Additional Concepts

In addition to the preceding five concepts of CPTED, the following two concepts have evolved and are also considered part of CPTED:

1. Maintenance of the Area

The maintenance of the area is important to suggest to any potential intruder that the area is well cared for and crime-free. Garbage or debris, left in the area, suggests that the area is not cared for and there is no one responsible for the area. Abandoned vehicles should be removed from the area. It is important to portray the image that someone cares for the area and is responsible for it.

2. Support by Legitimate Activity

There may be areas that are difficult to protect because of their location. These areas can benefit from the placement of a legitimate activity. These legitimate activities can include having a Police substation or a maintenance shop or offices located in the immediate area. Active security measures can complement the overall CPTED features in a parking facility. Active security measures can help compensate for a deficiency of CPTED features. An example of this is a parking lot that is a dead end and there is no natural surveillance of the parking lot from the building. Natural surveillance of the parking lot area becomes less and less as a person walks farther away from the building towards the end of the parking lot, where fewer people have parked their vehicles. The lack of natural surveillance can be addressed by CCTV and/or the presence of security personnel patrolling the parking lot.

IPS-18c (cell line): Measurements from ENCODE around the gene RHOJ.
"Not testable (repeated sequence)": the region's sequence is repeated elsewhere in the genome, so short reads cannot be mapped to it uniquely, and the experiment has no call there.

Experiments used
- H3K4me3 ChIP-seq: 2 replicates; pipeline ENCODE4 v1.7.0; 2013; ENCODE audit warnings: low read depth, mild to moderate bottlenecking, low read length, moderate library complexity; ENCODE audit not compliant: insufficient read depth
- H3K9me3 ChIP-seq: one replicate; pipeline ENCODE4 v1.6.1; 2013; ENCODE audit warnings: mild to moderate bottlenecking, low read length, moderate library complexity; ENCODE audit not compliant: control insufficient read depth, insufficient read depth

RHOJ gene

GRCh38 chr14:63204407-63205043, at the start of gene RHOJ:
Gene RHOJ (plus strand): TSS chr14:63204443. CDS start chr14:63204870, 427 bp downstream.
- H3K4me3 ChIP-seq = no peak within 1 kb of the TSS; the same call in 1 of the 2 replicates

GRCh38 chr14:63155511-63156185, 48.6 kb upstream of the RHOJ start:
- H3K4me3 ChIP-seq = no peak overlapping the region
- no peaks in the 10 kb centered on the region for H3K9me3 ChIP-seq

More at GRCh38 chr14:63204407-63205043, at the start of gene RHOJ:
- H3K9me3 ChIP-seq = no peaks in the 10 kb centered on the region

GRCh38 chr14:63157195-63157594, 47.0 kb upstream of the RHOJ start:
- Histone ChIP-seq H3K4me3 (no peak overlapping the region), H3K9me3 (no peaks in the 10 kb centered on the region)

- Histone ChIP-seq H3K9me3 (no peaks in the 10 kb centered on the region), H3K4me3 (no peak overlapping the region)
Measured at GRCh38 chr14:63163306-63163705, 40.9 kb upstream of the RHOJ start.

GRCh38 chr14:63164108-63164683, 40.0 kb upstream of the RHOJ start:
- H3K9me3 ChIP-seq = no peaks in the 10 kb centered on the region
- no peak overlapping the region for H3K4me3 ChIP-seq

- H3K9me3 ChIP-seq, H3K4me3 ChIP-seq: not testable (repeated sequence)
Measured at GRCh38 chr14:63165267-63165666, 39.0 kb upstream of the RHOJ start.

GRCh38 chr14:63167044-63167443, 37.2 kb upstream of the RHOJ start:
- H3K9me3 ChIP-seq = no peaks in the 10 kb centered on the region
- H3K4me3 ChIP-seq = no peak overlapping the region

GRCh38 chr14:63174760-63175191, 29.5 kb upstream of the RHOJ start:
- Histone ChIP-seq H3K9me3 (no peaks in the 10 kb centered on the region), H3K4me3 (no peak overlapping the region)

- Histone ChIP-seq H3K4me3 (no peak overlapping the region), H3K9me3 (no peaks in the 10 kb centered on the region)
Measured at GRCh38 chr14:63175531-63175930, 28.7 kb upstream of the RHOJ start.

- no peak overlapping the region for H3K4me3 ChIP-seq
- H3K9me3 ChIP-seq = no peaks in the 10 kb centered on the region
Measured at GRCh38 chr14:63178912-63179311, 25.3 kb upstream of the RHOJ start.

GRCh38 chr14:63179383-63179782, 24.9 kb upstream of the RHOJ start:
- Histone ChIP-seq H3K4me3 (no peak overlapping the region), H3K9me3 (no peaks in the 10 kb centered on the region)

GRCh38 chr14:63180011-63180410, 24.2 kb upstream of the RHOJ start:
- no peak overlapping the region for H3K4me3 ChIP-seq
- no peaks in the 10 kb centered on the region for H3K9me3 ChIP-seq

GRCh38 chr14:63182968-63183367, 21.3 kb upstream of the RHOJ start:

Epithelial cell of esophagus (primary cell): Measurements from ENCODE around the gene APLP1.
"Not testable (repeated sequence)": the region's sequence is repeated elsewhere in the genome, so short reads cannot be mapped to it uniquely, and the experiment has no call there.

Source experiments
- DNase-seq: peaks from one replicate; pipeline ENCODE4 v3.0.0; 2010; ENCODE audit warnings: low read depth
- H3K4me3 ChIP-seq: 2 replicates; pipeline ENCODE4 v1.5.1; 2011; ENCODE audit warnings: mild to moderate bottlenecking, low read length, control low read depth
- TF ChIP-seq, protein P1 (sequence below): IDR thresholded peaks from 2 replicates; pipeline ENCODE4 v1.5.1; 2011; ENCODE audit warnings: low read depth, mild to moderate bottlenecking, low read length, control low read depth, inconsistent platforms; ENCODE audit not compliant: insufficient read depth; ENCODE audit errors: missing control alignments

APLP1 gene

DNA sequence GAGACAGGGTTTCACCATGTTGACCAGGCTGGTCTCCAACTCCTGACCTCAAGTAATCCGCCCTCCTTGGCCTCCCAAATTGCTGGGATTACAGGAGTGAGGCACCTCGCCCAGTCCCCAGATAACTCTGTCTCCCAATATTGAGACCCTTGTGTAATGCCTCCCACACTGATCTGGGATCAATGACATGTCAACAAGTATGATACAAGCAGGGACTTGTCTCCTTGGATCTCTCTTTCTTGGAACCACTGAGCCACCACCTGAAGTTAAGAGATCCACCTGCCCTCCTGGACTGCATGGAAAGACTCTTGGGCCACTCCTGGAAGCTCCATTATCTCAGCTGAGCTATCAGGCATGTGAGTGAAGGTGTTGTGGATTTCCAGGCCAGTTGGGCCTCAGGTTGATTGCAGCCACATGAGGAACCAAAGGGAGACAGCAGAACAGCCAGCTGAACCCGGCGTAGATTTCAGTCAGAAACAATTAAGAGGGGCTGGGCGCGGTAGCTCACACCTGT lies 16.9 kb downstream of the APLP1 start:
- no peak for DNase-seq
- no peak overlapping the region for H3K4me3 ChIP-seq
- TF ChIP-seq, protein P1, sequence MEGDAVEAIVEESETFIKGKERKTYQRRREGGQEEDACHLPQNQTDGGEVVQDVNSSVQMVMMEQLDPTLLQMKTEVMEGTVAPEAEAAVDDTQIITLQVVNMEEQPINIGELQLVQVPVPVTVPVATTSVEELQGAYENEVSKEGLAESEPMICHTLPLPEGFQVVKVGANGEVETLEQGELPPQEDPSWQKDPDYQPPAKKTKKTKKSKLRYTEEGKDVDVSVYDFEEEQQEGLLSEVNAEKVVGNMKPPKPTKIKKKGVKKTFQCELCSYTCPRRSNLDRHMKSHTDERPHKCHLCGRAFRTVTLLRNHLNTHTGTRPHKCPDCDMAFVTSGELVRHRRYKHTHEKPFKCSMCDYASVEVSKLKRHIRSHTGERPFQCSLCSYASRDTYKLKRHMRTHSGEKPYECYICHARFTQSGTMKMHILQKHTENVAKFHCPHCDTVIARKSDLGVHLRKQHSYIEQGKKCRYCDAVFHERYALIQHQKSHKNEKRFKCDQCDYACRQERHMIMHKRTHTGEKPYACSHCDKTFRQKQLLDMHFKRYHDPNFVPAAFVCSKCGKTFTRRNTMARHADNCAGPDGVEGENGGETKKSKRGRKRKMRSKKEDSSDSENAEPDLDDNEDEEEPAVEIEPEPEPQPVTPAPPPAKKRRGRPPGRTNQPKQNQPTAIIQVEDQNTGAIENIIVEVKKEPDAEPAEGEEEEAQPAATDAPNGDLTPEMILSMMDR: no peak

Active Security Measures Include

1. Security Personnel

One of the best crime prevention methods is the presence of security personnel. It is important that the security personnel be recognizable and visible. They should be properly equipped to perform their duties. Security guards should conduct proper random patrols of an area. This would prevent the predictability of the whereabouts of a security patrol by a criminal.

2. CCTV

CCTV provides surveillance that can detect criminal activities and record the camera footage. Conspicuous CCTV can be a deterrent to a criminal. There are some difficulties in monitoring parking facilities because of shadows, spaces between parked vehicles; and columns, ramps, and walls in parking garages.

The effectiveness of security measures decreases without a meaningful response to a situation. Proper policies and procedures have to be in place, so appropriate personnel respond to the situation.

The hospitality industry has a responsibility to provide for the reasonable safety and security of its employees and patrons. Parking facilities have become one of the most likely locations for criminal activity on a commercial property. Proper CPTED concepts can provide a deterrent to criminal activity. Active security measures can help compensate for the lack of natural surveillance and access control. Policies and procedures should be established for a proper response to any safety and security incident.

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This article was originally published by Hospitality Lawyer in December 2012

 

Featured Expert

Donald J. Decker, CPP

Don’s expertise includes violent crime cases and premises security safety. He is a certified security guard instructor. His professional career includes over 30 years as a state trooper, liability and fraud investigator, and private detective. He is well-versed in the requirements to provide secure environments for people wherever they live, work, or congregate. Don has trained and evaluated others in the performance of their duties. He has testified in both federal and state courts.